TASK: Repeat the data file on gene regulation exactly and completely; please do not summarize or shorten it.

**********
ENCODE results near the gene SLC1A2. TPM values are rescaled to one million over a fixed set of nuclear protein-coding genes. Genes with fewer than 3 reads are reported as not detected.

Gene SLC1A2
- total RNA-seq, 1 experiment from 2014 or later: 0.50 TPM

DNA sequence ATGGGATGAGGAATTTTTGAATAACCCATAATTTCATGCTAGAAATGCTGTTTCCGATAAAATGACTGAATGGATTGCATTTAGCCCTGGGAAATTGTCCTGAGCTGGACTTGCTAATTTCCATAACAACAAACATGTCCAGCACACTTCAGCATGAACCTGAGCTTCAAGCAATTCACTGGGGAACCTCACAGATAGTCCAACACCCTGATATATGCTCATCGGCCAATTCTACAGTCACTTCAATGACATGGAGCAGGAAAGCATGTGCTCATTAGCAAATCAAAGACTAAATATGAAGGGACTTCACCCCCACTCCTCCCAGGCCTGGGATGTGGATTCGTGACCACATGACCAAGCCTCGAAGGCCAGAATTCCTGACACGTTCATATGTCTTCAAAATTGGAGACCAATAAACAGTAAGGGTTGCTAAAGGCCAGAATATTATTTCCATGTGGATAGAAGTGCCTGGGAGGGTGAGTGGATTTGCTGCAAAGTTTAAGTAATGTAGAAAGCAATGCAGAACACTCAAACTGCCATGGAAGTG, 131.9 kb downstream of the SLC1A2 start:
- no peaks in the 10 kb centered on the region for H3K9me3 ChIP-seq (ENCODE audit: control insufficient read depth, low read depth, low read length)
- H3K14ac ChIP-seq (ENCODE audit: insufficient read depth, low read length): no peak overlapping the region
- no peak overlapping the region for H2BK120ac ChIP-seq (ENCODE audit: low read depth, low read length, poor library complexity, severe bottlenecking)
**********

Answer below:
ENCODE results near the gene SLC1A2. TPM values are rescaled to one million over a fixed set of nuclear protein-coding genes. Genes with fewer than 3 reads are reported as not detected.

Gene SLC1A2
- total RNA-seq, 1 experiment from 2014 or later: 0.50 TPM

DNA sequence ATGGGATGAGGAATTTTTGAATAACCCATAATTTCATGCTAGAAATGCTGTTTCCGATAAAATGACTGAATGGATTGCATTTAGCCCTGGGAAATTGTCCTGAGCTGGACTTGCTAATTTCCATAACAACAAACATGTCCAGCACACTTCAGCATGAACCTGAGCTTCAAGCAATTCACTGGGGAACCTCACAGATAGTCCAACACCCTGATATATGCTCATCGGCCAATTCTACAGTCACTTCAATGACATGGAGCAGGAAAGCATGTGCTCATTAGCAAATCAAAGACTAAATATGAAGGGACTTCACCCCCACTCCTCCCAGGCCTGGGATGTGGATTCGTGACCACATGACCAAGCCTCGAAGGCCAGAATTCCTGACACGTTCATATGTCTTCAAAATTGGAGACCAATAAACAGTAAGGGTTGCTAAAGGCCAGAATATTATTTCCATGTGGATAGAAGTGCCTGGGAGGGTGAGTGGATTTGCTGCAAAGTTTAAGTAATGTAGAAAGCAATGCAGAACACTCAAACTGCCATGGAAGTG, 131.9 kb downstream of the SLC1A2 start:
- no peaks in the 10 kb centered on the region for H3K9me3 ChIP-seq (ENCODE audit: control insufficient read depth, low read depth, low read length)
- H3K14ac ChIP-seq (ENCODE audit: insufficient read depth, low read length): no peak overlapping the region
- no peak overlapping the region for H2BK120ac ChIP-seq (ENCODE audit: low read depth, low read length, poor library complexity, severe bottlenecking)